Luke Cage History: From Hero for Hire to Hollywood
TV, Comic Books
DC Comics is calling June “Superman Month,” but next week is Snyder Week. The first issue of Scott Snyder and Jim Lee’s Superman Unchained arrives next Wednesday, and the premiere of director Zack Snyder’s Man of Steel premieres in most places two days later.
Therefore, because there will be a lot of Superman talk coming down the pike, I thought I’d get mine out of the way early.
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One thing that comics blogging has taught me is a healthy respect for the roles (including the rights) of creators. Creators’ rights aren’t unique to comics, of course, but you really can’t talk about the history of superhero comics, or the development of corporately handled superheroes, without at least acknowledging the people who first introduced the concepts. In this respect Superman is a special case, because he seems to have developed past his creators’ original idea (or, certainly, past the original parameters) into something Jerry Siegel and Joe Shuster might never have imagined — and people seem pretty cool with that, in a way that perhaps doesn’t apply to similarly long-lived characters.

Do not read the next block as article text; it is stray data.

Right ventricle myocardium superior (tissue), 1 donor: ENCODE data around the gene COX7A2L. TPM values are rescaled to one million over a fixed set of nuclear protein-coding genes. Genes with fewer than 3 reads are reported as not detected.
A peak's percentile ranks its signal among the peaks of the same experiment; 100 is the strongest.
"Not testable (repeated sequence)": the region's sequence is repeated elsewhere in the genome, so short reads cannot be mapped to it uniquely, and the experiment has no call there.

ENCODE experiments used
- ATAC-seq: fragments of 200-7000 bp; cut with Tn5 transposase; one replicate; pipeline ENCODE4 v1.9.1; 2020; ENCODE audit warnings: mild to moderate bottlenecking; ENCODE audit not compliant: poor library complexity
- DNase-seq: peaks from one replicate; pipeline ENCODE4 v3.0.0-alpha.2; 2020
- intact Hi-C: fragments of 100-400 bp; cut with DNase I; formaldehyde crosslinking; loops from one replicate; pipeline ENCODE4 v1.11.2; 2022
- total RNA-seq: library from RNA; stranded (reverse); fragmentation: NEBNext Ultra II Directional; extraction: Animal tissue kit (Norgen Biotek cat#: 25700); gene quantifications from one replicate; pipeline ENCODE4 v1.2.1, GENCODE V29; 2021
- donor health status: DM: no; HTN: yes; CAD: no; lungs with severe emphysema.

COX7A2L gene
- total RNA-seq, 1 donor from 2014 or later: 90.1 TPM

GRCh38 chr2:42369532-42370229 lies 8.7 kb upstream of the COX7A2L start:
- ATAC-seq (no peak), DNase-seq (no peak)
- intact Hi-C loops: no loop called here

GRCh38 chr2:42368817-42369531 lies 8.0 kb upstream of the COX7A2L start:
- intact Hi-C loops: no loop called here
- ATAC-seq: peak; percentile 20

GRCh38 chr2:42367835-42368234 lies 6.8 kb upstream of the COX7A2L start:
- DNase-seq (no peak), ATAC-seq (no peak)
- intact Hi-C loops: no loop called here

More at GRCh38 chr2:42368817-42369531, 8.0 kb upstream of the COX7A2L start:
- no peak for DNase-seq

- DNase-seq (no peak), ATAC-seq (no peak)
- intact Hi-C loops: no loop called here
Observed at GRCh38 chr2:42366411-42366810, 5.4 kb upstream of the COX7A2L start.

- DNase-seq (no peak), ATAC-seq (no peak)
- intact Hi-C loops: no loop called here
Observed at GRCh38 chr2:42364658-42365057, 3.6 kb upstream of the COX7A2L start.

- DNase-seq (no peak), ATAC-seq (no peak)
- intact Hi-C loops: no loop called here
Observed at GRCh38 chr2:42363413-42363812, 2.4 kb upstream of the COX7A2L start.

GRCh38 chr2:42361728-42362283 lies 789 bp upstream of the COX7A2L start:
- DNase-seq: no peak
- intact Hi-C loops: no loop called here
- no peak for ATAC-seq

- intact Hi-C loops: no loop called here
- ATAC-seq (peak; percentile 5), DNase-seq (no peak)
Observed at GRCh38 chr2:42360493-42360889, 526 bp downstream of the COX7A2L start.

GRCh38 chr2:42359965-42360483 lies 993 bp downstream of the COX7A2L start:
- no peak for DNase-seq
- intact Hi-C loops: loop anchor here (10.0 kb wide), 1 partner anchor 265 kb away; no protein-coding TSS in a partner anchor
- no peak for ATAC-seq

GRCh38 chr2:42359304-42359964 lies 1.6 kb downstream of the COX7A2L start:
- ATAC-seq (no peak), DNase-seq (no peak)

If you’re going to work for a big company, you’re going to be exploited. But we were lucky, because the work was so much fun.
– Elliot S! Maggin, on his experiences writing for DC Comics in the ’70s.
Creators’ rights was a big topic at the ’70s panel I attended a couple of weeks ago at Comic-Con International. Moderator Mark Evanier asked how Maggin and the other panelists had felt at the time about the previous generation of comics creators from a business standpoint. Steve Englehart shared that he’d come into the industry just as Jack Kirby was leaving Marvel for DC without any royalties. He said, “I remember saying, ‘I’m not going to end up in a situation like that where I’m not getting paid for the stuff that I created.’ As it turned out, I didn’t listen to myself.”
Englehart said it with a smile, though, and to my surprise, that was the most critical anyone on the panel ever got about their treatment by the big comics companies. Maggin’s comment above came shortly after.